Harvard Women's Health Watch

6 suggestions for adding whole grains to your diet

Although they may seem unfamiliar, these nutritious foods are as easy to cook and use as white rice.

Image: Shalith/Thinkstock

Refined carbohydrates are out; whole grains are in. That's one of the messages from the 2015–2020 Dietary Guidelines for Americans. It makes a lot of sense, given that diets rich in whole grains are linked with a reduced risk of diabetes, heart disease, obesity, and certain cancers.

"All the grains we eat now started as whole grains, but we've stripped them down and lost some of the nutrition," says Stacey Nelson, manager of clinical nutrition at Harvard-affiliated Massachusetts General Hospital.

What's a whole grain, anyway?

Whole-grain kernels are essentially plant seeds that have been removed from their inedible husks. Whole grains include unrefined versions of familiar foods like wheat, corn, rice, oats, barley, and rye. Whole grains have 100% of each of the grain's three basic parts:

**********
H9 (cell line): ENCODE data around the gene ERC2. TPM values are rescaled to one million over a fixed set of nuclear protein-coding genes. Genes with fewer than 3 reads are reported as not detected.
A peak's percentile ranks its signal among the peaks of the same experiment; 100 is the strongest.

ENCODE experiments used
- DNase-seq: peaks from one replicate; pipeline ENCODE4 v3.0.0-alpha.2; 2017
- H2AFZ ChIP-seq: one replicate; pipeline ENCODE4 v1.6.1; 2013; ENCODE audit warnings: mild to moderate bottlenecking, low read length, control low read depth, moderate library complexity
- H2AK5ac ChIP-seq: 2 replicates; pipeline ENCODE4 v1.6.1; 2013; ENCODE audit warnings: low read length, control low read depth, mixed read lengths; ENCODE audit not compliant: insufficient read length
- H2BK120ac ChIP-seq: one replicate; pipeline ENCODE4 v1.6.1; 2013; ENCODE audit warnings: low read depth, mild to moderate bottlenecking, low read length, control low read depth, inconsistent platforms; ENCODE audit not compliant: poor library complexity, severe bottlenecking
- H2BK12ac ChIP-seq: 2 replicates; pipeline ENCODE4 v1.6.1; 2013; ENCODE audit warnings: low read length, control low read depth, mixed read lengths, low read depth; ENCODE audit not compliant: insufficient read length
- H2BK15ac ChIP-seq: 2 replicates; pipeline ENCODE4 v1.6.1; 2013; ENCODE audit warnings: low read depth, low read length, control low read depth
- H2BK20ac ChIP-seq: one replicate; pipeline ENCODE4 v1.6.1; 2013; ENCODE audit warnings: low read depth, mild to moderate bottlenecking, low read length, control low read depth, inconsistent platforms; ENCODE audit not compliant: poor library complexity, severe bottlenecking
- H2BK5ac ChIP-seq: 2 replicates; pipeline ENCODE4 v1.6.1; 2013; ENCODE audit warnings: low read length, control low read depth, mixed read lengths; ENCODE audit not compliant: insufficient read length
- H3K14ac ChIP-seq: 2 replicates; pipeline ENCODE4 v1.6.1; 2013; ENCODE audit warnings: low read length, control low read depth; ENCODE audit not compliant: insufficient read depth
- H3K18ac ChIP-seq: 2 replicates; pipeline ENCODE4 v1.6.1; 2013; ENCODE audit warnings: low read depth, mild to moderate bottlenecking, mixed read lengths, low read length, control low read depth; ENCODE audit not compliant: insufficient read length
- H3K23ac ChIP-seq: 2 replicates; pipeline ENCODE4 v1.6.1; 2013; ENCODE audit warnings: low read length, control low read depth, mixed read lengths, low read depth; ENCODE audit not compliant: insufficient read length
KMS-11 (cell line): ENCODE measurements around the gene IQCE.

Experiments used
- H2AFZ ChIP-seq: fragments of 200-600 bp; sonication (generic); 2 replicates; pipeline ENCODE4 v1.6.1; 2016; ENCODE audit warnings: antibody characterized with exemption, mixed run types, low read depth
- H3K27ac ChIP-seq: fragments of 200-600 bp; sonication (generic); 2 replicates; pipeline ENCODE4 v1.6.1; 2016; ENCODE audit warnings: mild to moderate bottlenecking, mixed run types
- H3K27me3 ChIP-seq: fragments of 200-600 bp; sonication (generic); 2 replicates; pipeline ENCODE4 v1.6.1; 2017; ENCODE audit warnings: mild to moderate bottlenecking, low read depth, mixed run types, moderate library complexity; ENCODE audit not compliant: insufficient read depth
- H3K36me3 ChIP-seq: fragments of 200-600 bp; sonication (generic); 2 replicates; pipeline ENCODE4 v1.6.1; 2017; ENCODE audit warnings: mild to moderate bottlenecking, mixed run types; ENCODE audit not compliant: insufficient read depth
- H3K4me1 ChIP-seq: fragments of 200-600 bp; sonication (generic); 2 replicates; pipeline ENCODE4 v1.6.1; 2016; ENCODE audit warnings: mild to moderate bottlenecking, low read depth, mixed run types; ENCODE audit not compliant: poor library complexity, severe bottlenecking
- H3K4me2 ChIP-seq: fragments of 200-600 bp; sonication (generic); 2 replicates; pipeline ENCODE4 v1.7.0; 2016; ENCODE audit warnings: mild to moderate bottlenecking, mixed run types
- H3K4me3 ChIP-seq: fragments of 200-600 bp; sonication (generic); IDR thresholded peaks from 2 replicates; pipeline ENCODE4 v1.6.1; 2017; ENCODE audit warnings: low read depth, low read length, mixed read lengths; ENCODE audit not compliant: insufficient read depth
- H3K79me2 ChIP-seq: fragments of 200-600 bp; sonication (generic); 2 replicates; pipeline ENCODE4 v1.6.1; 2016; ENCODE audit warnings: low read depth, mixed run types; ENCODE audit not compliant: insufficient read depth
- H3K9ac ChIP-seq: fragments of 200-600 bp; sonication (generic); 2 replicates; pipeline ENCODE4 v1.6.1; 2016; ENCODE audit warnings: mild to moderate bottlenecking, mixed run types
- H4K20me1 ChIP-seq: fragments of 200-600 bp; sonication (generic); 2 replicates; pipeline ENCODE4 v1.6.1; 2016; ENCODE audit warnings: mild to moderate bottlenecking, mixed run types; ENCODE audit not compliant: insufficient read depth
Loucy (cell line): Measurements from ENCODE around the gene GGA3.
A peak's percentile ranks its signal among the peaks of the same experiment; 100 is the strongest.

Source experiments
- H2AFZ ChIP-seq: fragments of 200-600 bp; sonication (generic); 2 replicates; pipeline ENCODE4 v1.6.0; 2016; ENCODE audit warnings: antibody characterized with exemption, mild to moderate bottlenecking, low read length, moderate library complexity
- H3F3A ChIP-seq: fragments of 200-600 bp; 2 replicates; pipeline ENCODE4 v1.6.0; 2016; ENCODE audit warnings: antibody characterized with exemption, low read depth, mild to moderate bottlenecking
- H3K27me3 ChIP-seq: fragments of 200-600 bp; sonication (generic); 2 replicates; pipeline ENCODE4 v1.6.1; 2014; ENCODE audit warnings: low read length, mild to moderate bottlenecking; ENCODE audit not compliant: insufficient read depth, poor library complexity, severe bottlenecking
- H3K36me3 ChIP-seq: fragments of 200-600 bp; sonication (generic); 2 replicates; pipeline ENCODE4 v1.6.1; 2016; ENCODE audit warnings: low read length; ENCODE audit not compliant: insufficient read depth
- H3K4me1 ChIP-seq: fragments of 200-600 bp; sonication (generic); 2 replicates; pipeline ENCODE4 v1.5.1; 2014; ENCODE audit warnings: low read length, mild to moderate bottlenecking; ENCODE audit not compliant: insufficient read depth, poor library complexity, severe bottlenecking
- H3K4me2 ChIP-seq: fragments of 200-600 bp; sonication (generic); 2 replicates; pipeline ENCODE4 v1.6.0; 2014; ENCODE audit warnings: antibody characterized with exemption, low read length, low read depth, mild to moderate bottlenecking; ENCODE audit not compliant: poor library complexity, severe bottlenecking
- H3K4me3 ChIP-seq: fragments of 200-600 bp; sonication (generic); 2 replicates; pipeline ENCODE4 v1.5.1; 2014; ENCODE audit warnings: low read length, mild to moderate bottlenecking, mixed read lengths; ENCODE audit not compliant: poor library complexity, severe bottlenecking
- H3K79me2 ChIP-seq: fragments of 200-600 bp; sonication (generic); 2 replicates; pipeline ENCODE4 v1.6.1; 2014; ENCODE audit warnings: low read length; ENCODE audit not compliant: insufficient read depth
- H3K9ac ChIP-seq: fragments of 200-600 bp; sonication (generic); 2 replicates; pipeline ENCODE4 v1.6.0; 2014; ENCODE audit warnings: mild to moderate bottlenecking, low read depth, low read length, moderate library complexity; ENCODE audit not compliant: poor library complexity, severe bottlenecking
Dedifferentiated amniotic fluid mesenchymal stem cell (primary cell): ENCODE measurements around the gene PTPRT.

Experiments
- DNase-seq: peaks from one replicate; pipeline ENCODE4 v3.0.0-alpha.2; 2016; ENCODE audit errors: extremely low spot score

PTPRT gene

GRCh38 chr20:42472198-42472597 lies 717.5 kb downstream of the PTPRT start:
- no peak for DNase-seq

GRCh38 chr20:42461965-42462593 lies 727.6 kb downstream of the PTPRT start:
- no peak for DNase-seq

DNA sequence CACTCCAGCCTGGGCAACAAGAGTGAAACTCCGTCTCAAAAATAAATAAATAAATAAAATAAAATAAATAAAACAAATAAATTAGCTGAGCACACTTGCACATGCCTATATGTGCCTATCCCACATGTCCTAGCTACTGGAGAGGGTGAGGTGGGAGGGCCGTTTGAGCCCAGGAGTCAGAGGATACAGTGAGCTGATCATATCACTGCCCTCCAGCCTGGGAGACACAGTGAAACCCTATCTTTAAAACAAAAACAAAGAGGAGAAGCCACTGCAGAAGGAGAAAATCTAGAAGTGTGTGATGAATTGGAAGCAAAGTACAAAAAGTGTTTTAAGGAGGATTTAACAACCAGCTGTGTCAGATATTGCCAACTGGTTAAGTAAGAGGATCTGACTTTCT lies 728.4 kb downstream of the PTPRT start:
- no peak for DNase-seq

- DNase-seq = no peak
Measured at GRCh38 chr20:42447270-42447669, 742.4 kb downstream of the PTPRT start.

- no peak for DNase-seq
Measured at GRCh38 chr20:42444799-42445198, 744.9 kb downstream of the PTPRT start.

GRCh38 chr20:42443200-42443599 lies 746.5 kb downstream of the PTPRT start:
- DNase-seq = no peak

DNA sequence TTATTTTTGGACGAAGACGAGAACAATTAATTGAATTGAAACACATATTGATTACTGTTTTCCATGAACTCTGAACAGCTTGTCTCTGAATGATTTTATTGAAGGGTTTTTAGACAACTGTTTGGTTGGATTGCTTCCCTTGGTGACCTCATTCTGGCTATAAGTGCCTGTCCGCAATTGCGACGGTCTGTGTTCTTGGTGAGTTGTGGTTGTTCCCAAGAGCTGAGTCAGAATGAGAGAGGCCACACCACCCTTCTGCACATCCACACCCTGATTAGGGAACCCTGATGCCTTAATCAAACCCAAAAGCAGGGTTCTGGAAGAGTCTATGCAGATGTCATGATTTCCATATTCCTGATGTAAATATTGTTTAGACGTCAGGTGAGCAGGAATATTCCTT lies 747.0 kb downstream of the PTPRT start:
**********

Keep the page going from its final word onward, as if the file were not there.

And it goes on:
1. Endosperm. The largest part of the grain, the endosperm provides nourishment for the plant as it sprouts and grows. It is mostly carbohydrate and protein.

2. Germ. Essentially a developing plant embryo, the germ is rich in B vitamins and unsaturated fats, and has a little protein.

3. Bran. This multilayered "skin" of the grain provides not only fiber, but also antioxidants and vitamins.

Refining removes the bran and germ—and most of the fiber and fat along with them—and leaves the starchy endosperm.

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